Crashlytics is a realtime crash-reporting tool for quick and painless troubleshooting of your app stability. Crash-reports will be formed into structured and prioritized lists of issues that correspond to the root of the problem, so it’s easy to organize fixing process.
Performance monitoring brings automation to performance tracking of your app in real-time. This tool provides performance insights based on the root cause, tracing not only the app performance, but also server connection quality and response time across different network types.
App Distribution. This tool is a beta-testing distribution service, that is currently in beta. Symbolic. App Distribution helps to create a single hub for two versions of the application (iOS and Android), and manage pre-release builds using CLI.
When your app is live, there is also a number of standard and specific Google services, that will help you manage how users interact with your app in a business aspect.
Configurations and improvements
Cloud Messaging is a messaging service that allows you to send notifications between the server and user-devices. You can customize the types of messages you send to specific groups of people based subscriptions, behaviour patterns, profile settings, etc. Cloud messaging is integrated into Firebase Google Analytics, so you can instantly track mailing results, as well as configure messaging without coding.
Dynamic links. It’s pretty hard to predict where a user will look for a certain content, when you have your product on multiple platforms. Let’s say a user is browsing your web app, and searches for a certain item. After a few clicks, he leaves a bit of personal data, but next time decides to use your mobile application. Here you might experience bounce rate, because a newly installed app will require starting from scratch. Dynamic links can help you transition users between the platforms, saving personal data and showing users exactly what they were browsing before.
Remote Config. This tool suggests a handy option to update your application, without republishing it. E.g. this can be a change of color scheme, or content updates across the app.
In-app messaging. This tool will help you to conduct targeted and personalized messaging to the users that use your app often. Basically it’s a targeting instrument, that helps you incline users to complete required actions within the app. In-app messaging is also in beta-phase, but it can already be used in pair with Google Analytics and Firebase Predictions to conduct smart targeting.
As you can see, Firebase is a really huge platform that suggests services for any purpose. For a long time, it was considered pretty limited and not capable to replace the whole backend. But with the last releases, Firebase made it possible to build serverless applications, and opened the source code of its SDKs. But still it has its downsides.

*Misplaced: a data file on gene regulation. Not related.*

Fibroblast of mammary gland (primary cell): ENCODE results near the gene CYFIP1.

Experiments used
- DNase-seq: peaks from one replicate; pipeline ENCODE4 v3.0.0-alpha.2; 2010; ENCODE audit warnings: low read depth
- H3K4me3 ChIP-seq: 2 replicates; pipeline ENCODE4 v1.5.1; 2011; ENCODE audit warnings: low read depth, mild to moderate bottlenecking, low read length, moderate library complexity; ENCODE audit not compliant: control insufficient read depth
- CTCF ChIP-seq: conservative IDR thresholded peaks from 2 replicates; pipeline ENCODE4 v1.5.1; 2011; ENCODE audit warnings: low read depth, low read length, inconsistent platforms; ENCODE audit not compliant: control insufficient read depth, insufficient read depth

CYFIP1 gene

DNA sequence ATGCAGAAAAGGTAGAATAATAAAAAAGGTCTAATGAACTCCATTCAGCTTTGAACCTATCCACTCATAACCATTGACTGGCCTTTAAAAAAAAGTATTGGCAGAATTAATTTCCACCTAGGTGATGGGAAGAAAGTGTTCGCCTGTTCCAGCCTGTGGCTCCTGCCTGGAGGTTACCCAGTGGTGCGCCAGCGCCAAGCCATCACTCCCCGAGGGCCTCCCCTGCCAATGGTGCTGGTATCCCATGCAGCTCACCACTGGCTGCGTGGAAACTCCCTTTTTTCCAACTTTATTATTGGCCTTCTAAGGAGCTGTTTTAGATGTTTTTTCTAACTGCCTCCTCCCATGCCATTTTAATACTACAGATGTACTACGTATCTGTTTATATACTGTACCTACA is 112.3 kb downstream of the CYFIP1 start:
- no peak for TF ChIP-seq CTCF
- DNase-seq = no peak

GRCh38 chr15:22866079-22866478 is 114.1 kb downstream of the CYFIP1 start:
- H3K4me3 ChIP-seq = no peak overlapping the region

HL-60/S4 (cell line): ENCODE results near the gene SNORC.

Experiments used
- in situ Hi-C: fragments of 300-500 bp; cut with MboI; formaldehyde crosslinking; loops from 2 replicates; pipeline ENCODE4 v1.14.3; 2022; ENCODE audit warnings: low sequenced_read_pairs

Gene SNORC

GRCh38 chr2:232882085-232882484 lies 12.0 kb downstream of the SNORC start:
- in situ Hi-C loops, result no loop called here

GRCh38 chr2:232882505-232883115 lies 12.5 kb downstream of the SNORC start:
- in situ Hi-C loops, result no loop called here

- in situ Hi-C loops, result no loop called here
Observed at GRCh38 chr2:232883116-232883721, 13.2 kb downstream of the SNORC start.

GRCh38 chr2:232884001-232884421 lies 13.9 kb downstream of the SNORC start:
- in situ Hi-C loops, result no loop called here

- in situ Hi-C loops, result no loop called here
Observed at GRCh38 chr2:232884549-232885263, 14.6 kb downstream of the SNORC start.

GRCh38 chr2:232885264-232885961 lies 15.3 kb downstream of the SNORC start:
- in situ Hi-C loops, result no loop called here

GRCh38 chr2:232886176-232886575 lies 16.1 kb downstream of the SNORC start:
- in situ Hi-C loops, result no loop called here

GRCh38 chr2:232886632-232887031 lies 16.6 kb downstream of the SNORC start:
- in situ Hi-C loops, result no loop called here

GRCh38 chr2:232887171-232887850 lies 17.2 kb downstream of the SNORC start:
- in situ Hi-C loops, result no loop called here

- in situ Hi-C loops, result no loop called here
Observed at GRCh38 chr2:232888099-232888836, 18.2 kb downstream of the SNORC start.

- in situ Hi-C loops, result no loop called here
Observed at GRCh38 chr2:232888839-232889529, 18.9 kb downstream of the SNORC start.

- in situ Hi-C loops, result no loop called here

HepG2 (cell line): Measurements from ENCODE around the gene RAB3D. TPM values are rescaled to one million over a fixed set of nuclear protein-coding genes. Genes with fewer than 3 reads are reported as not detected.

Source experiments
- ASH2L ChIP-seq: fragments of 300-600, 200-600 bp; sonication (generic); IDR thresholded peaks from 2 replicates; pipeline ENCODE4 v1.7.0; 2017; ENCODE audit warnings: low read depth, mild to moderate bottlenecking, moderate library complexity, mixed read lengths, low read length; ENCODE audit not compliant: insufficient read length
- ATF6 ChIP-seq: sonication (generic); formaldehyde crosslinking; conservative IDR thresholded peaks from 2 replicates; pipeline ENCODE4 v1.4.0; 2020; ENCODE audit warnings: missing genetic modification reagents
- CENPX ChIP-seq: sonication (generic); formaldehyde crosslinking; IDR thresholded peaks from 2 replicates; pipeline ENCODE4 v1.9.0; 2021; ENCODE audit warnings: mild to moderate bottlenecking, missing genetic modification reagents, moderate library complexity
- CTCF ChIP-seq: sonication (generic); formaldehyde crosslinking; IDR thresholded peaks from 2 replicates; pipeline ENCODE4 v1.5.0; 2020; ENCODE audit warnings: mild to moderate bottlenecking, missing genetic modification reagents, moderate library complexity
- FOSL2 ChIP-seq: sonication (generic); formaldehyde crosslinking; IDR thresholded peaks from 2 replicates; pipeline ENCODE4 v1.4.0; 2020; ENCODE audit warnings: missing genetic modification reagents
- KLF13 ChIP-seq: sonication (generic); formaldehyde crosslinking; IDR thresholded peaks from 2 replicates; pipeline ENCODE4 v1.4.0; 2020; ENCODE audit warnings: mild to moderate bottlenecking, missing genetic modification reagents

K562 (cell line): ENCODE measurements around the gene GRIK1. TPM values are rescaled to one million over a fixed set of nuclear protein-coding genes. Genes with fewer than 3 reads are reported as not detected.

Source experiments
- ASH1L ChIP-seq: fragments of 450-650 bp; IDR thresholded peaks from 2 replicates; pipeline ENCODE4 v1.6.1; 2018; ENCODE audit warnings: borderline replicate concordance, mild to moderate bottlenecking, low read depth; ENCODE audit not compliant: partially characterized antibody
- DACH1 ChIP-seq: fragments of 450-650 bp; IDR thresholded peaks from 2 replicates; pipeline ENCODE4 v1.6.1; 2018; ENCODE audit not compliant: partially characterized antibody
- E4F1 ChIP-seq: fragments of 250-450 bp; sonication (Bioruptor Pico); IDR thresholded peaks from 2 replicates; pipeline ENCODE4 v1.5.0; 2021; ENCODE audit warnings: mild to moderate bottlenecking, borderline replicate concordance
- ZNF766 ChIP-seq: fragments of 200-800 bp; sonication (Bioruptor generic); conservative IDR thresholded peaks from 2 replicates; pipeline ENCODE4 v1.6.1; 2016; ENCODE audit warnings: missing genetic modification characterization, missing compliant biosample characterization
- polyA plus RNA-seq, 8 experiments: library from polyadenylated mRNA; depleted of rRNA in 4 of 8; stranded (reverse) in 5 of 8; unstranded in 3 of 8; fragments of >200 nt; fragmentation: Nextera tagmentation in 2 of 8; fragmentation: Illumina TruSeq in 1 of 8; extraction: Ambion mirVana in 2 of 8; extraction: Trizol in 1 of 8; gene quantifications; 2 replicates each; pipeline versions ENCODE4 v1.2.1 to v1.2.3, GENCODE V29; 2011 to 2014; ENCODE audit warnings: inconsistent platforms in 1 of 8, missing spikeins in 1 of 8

The pros of Firebase
In some cases, it’s pretty good to stick with big companies, as they have less chances to go bankrupt and leave you with nothing. Partially true, but even giants fail. In 2017, Facebook shut down its BaaS platform called Parse, which forced its users to seek for replacement. While it’s not the case with Firebase (at least now), let’s abstract from Google’s name, and concentrate on technical advantages of the platform.
While it always depends on your budget, Google suggests pretty robust databases to use with your apps. Both Realtime and Firestore can be scaled in terms of the size, suggesting a fully secure managed solution, that still provides you easy access to your data via Firebase console. Data updates and offline access make databases usable for real time application, as well as keeping multiple DBs in sync.
Wide number of services
Firebase suggest a lot of products to make your application work. You can choose between two databases (Realtime database and Firestore), store media in the cloud, and even build serverless applications with the help of integrated Cloud Functions.
As you begin, Firebase will require no payments for most of its services, and would be totally free as you start with it. This will allow you to understand whether it fits your application, and understand all the peculiarities. Once you reach a certain amount of database memory or need a specific service, you can always choose between the plans. The pricing page contains a price calculator, that can be regulated by different parameters, as it’s a usual practice for cloud services.
The whole platform is documented with diligence. Good technical documentation, API documentation, SDK references, all that makes any product easier to use and accessible for the user. Exploring Firebase product page you will find that it contains all the required information concerning integrations, available platforms, guidances, and lists of supported technologies. Moreover you can check Firebase YouTube channel that seems pretty active in terms of releasing new videos and news.
Accessible UI and ease of integration
In most cases, Firebase requires minimal programming language knowledge, and suggests integrations via its user interface. While somebody can call it a downside for flexibility, on the other hand it eliminates the need for complex configurations, so nearly anyone can set up the application.
Static hosting capabilities